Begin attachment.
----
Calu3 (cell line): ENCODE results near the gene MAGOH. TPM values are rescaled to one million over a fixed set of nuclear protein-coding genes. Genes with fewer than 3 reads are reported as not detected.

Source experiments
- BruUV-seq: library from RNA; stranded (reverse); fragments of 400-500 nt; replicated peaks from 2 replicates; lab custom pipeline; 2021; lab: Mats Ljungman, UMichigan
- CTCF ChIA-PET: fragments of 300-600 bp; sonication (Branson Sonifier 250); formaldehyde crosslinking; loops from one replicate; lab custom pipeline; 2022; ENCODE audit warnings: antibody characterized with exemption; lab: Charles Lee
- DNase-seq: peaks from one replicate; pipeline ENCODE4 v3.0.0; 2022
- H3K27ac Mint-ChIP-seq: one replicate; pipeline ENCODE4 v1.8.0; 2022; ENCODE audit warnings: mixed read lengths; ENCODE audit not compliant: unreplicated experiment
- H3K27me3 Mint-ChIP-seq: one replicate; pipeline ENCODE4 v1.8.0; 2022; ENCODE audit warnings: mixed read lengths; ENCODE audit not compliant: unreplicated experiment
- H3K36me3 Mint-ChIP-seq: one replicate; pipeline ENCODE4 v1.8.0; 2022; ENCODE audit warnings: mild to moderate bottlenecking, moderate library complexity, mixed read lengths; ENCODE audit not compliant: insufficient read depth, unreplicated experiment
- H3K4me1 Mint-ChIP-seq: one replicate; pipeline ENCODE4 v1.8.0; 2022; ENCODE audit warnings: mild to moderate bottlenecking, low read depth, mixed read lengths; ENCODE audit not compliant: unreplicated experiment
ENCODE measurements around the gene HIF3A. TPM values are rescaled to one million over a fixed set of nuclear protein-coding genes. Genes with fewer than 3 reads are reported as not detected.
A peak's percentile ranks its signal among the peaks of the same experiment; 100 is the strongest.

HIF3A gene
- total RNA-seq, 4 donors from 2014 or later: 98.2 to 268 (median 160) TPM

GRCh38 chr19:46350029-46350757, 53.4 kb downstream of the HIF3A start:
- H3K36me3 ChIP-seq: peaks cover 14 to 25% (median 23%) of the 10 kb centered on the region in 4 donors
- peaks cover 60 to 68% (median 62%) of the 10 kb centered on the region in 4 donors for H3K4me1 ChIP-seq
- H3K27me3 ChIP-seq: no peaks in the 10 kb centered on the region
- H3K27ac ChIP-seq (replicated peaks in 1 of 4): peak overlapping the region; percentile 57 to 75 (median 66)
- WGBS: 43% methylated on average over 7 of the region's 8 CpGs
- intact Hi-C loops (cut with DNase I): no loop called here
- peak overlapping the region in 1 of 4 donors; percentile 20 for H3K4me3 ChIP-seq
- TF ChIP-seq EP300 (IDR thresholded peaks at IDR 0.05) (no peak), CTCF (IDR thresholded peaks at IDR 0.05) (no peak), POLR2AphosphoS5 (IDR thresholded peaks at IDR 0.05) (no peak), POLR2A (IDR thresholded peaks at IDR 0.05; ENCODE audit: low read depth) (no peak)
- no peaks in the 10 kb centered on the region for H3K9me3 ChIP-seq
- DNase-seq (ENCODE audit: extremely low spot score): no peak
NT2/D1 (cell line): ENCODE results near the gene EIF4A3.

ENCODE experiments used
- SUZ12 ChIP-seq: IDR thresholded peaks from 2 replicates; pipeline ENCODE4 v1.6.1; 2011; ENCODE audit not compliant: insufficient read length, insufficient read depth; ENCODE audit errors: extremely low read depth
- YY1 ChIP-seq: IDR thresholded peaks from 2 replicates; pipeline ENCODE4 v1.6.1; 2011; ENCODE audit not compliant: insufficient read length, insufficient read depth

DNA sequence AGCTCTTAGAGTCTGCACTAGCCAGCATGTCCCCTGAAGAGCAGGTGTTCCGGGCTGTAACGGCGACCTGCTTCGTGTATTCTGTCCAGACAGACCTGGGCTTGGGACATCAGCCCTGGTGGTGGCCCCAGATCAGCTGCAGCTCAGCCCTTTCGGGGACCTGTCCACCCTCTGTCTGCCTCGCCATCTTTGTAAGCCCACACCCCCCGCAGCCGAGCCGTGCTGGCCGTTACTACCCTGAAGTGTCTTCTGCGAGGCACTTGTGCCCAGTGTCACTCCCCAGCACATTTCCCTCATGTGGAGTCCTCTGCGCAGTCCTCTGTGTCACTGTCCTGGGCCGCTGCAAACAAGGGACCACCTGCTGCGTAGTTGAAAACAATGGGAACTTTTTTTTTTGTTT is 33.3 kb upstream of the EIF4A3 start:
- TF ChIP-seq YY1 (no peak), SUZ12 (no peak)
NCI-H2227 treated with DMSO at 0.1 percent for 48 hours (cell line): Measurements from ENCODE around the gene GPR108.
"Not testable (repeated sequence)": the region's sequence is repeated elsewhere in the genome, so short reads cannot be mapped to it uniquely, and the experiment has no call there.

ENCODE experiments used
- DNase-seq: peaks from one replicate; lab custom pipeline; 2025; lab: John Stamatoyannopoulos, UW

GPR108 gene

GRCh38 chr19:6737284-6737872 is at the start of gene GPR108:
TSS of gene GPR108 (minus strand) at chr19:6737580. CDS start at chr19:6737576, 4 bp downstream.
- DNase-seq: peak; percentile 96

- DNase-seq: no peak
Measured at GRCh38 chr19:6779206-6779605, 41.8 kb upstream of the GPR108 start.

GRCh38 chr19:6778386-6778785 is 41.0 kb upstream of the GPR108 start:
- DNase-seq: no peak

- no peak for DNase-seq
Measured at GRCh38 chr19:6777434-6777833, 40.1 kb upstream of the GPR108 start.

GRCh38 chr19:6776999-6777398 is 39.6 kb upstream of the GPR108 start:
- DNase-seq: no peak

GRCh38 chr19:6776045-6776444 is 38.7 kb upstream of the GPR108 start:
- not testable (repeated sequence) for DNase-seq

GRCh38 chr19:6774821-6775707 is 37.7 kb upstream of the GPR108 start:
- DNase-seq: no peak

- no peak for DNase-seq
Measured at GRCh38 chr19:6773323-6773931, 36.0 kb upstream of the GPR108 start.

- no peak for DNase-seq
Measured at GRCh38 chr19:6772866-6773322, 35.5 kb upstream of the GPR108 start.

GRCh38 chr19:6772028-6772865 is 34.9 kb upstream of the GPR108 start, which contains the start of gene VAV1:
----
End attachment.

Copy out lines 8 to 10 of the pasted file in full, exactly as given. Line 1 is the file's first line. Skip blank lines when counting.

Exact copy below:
- H3K36me3 Mint-ChIP-seq: one replicate; pipeline ENCODE4 v1.8.0; 2022; ENCODE audit warnings: mild to moderate bottlenecking, moderate library complexity, mixed read lengths; ENCODE audit not compliant: insufficient read depth, unreplicated experiment
- H3K4me1 Mint-ChIP-seq: one replicate; pipeline ENCODE4 v1.8.0; 2022; ENCODE audit warnings: mild to moderate bottlenecking, low read depth, mixed read lengths; ENCODE audit not compliant: unreplicated experiment
ENCODE measurements around the gene HIF3A. TPM values are rescaled to one million over a fixed set of nuclear protein-coding genes. Genes with fewer than 3 reads are reported as not detected.